In 1845, the Norwegian writer Mrs. Hanna Winsnes wrote “Textbook in the Different Genres of the Household” (Norwegian: Lærebog I de forskjellige Grene af Huusholdningen) where she presented 618 recipes and guides to good homemaking. The book covered everything from animal slaughter and baking, to soap and candle making. It was very popular up until the 1940′s with numerous editions, and was regarded as the “Housewife’s Bible”.
Mrs. Winsnes was famous for her work to professionalize homemaking through several books on household, hand crafts and recipes. She was also the first Norwegian female novelist with her 1841 novel “The Count’s Daughter” under the pseudonym Hugo Schwarz.
In her household book “Lærebog I de forskjellige Grene af Huusholdningen” she emphasized the importance of good order, cleanliness and planning, as well as efficient use of surrounding resources.
Mrs. Winsnes was also the first who anchored the traditional Christmas baking tradition in Norway. In a time when the country was at its poorest it was limited access to many products, but industrialization made tools and materials more available and changed cooking methods. The book introduces, among others “Fattigmann” (Poor Man), “Hjortetakk” (Hartshorn) and “Berlinerkranser” (Berlin Wreath) which even today are traditional Christmas baking.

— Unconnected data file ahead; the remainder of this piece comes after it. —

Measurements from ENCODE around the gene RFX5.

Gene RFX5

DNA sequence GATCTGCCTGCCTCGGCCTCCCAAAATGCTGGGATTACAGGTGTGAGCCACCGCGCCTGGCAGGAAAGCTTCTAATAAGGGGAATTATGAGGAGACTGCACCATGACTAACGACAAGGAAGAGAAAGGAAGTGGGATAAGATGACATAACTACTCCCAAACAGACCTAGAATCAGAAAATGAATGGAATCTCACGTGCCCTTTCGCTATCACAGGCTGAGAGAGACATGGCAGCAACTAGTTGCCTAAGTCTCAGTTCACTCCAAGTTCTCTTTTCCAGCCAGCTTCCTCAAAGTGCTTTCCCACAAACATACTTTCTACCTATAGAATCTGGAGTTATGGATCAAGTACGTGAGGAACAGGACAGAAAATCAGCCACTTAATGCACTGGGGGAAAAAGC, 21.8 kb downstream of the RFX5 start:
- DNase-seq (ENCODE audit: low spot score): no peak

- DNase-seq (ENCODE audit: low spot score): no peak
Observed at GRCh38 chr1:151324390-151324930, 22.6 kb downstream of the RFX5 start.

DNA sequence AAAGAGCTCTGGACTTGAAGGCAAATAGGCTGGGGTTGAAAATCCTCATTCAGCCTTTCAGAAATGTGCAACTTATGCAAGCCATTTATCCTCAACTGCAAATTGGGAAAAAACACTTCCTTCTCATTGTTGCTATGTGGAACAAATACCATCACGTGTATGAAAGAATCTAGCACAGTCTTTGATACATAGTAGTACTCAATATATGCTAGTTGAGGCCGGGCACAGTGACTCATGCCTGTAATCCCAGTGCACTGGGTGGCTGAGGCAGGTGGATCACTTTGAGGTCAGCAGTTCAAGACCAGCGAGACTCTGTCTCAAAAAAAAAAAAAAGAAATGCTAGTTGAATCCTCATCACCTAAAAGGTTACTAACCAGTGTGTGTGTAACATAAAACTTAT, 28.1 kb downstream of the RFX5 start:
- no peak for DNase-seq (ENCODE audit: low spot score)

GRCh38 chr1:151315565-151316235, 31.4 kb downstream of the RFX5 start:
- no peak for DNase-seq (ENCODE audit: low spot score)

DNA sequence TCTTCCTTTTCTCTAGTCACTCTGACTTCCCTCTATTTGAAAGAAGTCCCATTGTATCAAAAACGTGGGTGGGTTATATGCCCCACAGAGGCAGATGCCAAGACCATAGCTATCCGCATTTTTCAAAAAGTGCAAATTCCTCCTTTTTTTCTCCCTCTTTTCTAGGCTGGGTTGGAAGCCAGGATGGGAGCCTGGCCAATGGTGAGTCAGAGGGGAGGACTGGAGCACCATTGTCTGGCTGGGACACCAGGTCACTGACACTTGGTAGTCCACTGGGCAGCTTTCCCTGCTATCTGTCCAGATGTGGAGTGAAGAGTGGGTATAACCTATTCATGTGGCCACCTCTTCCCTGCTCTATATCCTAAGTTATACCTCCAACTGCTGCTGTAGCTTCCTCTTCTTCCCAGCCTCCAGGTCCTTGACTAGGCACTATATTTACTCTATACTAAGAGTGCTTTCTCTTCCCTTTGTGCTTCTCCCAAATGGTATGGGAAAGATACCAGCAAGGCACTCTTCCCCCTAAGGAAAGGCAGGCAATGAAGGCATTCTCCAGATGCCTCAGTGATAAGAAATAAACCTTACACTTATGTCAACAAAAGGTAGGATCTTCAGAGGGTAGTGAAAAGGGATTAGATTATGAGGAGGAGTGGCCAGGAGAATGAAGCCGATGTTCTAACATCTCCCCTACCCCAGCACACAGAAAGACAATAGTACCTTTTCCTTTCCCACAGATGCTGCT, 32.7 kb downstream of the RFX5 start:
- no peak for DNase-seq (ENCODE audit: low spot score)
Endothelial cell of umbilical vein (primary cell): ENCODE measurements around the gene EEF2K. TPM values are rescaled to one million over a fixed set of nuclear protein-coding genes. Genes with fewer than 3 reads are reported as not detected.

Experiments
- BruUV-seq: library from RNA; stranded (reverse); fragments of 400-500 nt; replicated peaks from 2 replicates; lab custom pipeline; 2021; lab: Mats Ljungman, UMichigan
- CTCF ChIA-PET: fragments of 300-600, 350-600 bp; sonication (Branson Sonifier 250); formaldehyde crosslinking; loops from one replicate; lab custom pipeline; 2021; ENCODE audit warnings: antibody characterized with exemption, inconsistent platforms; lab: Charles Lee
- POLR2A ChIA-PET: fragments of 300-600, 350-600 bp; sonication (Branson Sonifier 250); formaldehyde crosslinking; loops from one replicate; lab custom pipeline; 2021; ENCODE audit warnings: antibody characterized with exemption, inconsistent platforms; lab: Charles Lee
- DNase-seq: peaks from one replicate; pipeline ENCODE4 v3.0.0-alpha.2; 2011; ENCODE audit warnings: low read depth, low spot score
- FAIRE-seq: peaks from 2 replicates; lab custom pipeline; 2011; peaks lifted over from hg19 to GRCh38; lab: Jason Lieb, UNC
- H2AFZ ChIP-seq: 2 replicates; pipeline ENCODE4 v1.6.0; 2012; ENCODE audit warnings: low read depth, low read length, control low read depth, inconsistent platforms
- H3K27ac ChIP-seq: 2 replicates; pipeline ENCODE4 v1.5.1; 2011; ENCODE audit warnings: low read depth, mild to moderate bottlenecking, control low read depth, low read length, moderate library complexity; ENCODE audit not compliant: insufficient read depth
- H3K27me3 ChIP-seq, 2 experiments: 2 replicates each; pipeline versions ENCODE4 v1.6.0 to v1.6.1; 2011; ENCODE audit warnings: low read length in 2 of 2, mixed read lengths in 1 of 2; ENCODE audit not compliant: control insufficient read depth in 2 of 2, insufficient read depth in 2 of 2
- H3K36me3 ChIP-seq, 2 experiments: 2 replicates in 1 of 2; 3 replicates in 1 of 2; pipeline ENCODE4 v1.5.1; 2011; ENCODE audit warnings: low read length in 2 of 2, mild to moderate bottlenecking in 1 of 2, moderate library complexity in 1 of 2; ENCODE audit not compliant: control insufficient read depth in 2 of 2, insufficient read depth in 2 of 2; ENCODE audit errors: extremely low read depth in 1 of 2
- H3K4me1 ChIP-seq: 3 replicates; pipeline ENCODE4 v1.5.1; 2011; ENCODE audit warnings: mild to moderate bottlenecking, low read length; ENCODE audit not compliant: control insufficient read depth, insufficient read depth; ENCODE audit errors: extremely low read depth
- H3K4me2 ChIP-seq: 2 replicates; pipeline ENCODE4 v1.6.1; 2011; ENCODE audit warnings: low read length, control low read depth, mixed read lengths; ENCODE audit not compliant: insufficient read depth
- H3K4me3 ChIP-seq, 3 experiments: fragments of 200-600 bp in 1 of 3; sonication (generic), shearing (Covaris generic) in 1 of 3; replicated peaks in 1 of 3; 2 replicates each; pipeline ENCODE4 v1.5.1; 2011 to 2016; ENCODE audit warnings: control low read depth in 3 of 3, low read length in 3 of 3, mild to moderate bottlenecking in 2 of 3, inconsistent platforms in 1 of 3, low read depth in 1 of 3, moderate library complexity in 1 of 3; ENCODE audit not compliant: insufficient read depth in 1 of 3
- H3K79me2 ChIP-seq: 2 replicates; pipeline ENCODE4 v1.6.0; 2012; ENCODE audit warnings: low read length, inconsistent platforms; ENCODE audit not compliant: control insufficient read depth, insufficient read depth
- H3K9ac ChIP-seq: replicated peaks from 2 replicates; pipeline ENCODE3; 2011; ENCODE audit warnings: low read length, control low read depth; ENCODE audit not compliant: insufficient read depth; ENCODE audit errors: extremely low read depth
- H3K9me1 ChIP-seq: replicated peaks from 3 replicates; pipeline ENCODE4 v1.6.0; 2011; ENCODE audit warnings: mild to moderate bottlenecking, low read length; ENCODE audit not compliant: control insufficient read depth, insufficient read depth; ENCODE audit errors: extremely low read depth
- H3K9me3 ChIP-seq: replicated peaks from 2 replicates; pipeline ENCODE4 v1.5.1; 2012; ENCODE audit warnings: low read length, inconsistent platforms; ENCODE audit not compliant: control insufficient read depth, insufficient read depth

In 1992, the Norwegian newspaper Aftenposten undertook a survey of the Norwegian population asking which cakes they regarded as the “seven types” for Christmas. The result was: Smultringer (Donuts), Sandkaker (Sand Cakes), Sirupssnipper (Syrup Cakes), Goro, Krumkaker (Curved Cakes), Fattigmann (Poor Man) and Berlinerkranser (Berlin Wreath).
You will find all the recipes here on ThorNews;
Text by: Anette Broteng Christiansen, ThorNews